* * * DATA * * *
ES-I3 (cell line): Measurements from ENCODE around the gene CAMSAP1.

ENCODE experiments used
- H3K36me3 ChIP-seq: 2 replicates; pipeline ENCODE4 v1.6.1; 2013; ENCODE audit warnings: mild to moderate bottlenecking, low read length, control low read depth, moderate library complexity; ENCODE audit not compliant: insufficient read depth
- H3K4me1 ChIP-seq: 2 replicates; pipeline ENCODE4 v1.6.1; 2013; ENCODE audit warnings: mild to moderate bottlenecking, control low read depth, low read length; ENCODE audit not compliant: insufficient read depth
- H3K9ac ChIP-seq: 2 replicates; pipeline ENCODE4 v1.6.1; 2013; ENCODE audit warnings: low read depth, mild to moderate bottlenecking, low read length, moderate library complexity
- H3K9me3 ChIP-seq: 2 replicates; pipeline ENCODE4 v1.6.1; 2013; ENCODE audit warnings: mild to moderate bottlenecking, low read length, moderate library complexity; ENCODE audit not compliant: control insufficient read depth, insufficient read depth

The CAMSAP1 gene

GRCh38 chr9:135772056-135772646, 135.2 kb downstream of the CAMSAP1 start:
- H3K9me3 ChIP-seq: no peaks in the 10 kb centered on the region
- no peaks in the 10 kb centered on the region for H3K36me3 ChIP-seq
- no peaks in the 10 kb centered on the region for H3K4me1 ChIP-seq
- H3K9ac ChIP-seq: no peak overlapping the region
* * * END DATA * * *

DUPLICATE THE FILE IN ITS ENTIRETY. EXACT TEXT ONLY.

ES-I3 (cell line): Measurements from ENCODE around the gene CAMSAP1.

ENCODE experiments used
- H3K36me3 ChIP-seq: 2 replicates; pipeline ENCODE4 v1.6.1; 2013; ENCODE audit warnings: mild to moderate bottlenecking, low read length, control low read depth, moderate library complexity; ENCODE audit not compliant: insufficient read depth
- H3K4me1 ChIP-seq: 2 replicates; pipeline ENCODE4 v1.6.1; 2013; ENCODE audit warnings: mild to moderate bottlenecking, control low read depth, low read length; ENCODE audit not compliant: insufficient read depth
- H3K9ac ChIP-seq: 2 replicates; pipeline ENCODE4 v1.6.1; 2013; ENCODE audit warnings: low read depth, mild to moderate bottlenecking, low read length, moderate library complexity
- H3K9me3 ChIP-seq: 2 replicates; pipeline ENCODE4 v1.6.1; 2013; ENCODE audit warnings: mild to moderate bottlenecking, low read length, moderate library complexity; ENCODE audit not compliant: control insufficient read depth, insufficient read depth

The CAMSAP1 gene

GRCh38 chr9:135772056-135772646, 135.2 kb downstream of the CAMSAP1 start:
- H3K9me3 ChIP-seq: no peaks in the 10 kb centered on the region
- no peaks in the 10 kb centered on the region for H3K36me3 ChIP-seq
- no peaks in the 10 kb centered on the region for H3K4me1 ChIP-seq
- H3K9ac ChIP-seq: no peak overlapping the region